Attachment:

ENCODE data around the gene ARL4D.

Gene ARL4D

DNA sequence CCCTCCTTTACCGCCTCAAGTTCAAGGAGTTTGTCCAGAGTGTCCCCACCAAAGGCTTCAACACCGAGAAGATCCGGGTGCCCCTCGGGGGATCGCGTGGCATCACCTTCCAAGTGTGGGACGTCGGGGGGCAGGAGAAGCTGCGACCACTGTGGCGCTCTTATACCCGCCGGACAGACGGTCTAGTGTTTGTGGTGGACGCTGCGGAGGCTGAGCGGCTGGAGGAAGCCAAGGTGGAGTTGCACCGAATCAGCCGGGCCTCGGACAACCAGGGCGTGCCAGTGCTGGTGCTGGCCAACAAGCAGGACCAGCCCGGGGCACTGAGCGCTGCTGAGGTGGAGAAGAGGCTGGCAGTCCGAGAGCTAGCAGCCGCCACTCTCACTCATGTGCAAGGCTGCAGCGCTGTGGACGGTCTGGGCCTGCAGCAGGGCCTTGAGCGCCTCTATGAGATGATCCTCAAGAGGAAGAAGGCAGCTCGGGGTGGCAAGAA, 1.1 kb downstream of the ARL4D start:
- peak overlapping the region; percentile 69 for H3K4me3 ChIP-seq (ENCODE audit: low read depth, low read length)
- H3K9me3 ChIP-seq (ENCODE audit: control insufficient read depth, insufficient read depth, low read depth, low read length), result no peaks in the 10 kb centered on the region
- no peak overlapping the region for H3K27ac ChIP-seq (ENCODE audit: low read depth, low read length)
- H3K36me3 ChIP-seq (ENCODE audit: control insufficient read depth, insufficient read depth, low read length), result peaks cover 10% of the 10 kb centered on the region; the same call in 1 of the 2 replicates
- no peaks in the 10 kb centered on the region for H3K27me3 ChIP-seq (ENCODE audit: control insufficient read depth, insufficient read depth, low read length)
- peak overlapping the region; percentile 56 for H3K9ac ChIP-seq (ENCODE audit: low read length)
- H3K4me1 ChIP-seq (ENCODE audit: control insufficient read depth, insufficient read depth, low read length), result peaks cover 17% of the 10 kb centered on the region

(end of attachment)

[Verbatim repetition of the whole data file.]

ENCODE data around the gene ARL4D.

Gene ARL4D

DNA sequence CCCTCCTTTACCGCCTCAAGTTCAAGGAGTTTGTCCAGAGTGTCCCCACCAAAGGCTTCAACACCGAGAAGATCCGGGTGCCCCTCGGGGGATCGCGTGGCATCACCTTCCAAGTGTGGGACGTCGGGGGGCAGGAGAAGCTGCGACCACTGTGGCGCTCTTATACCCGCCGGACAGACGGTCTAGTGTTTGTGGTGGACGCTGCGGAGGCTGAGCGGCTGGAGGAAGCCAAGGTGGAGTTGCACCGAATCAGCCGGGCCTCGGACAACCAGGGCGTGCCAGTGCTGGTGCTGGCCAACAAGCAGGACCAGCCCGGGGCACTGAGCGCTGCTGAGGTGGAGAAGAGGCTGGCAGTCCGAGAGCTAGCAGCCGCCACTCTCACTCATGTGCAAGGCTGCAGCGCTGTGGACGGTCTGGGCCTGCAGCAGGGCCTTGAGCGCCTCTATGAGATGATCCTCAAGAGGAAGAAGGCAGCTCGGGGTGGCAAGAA, 1.1 kb downstream of the ARL4D start:
- peak overlapping the region; percentile 69 for H3K4me3 ChIP-seq (ENCODE audit: low read depth, low read length)
- H3K9me3 ChIP-seq (ENCODE audit: control insufficient read depth, insufficient read depth, low read depth, low read length), result no peaks in the 10 kb centered on the region
- no peak overlapping the region for H3K27ac ChIP-seq (ENCODE audit: low read depth, low read length)
- H3K36me3 ChIP-seq (ENCODE audit: control insufficient read depth, insufficient read depth, low read length), result peaks cover 10% of the 10 kb centered on the region; the same call in 1 of the 2 replicates
- no peaks in the 10 kb centered on the region for H3K27me3 ChIP-seq (ENCODE audit: control insufficient read depth, insufficient read depth, low read length)
- peak overlapping the region; percentile 56 for H3K9ac ChIP-seq (ENCODE audit: low read length)
- H3K4me1 ChIP-seq (ENCODE audit: control insufficient read depth, insufficient read depth, low read length), result peaks cover 17% of the 10 kb centered on the region